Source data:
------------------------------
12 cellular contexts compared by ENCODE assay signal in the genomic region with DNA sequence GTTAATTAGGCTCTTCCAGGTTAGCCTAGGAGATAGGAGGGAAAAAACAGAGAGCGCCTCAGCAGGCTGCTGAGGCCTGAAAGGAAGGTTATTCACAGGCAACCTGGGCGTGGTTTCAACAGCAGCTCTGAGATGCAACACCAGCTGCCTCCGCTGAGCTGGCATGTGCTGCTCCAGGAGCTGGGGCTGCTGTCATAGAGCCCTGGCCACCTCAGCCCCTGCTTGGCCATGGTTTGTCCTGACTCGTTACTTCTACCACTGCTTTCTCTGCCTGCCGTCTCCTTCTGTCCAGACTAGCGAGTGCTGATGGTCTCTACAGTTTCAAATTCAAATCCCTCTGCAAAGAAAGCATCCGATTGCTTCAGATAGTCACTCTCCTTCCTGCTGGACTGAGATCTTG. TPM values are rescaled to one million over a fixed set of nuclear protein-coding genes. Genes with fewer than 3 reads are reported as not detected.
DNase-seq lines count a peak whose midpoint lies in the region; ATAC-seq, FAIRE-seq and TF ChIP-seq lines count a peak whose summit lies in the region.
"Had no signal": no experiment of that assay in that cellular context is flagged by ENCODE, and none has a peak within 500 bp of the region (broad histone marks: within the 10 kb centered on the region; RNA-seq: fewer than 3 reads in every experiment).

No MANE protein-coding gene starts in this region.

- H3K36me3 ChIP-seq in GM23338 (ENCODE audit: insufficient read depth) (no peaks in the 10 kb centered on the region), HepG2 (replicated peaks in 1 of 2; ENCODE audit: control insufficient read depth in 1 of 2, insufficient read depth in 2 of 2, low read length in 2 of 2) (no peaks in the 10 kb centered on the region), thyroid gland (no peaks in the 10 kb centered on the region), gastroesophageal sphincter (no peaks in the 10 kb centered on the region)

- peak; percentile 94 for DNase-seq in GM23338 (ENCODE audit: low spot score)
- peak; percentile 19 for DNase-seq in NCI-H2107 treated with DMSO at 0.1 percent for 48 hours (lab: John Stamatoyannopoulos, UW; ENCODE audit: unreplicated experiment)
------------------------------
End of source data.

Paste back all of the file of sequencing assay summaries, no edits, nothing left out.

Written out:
12 cellular contexts compared by ENCODE assay signal in the genomic region with DNA sequence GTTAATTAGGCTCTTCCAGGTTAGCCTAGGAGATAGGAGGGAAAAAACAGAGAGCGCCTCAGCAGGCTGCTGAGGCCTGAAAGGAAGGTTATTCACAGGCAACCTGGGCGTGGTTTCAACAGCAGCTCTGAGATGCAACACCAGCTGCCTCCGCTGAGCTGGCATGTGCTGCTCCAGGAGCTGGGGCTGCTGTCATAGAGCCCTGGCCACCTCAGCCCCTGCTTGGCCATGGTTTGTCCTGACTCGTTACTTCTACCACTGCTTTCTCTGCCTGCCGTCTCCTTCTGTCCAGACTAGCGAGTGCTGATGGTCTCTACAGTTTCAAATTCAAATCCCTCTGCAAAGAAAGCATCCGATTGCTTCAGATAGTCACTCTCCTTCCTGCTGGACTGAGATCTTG. TPM values are rescaled to one million over a fixed set of nuclear protein-coding genes. Genes with fewer than 3 reads are reported as not detected.
DNase-seq lines count a peak whose midpoint lies in the region; ATAC-seq, FAIRE-seq and TF ChIP-seq lines count a peak whose summit lies in the region.
"Had no signal": no experiment of that assay in that cellular context is flagged by ENCODE, and none has a peak within 500 bp of the region (broad histone marks: within the 10 kb centered on the region; RNA-seq: fewer than 3 reads in every experiment).

No MANE protein-coding gene starts in this region.

- H3K36me3 ChIP-seq in GM23338 (ENCODE audit: insufficient read depth) (no peaks in the 10 kb centered on the region), HepG2 (replicated peaks in 1 of 2; ENCODE audit: control insufficient read depth in 1 of 2, insufficient read depth in 2 of 2, low read length in 2 of 2) (no peaks in the 10 kb centered on the region), thyroid gland (no peaks in the 10 kb centered on the region), gastroesophageal sphincter (no peaks in the 10 kb centered on the region)

- peak; percentile 94 for DNase-seq in GM23338 (ENCODE audit: low spot score)
- peak; percentile 19 for DNase-seq in NCI-H2107 treated with DMSO at 0.1 percent for 48 hours (lab: John Stamatoyannopoulos, UW; ENCODE audit: unreplicated experiment)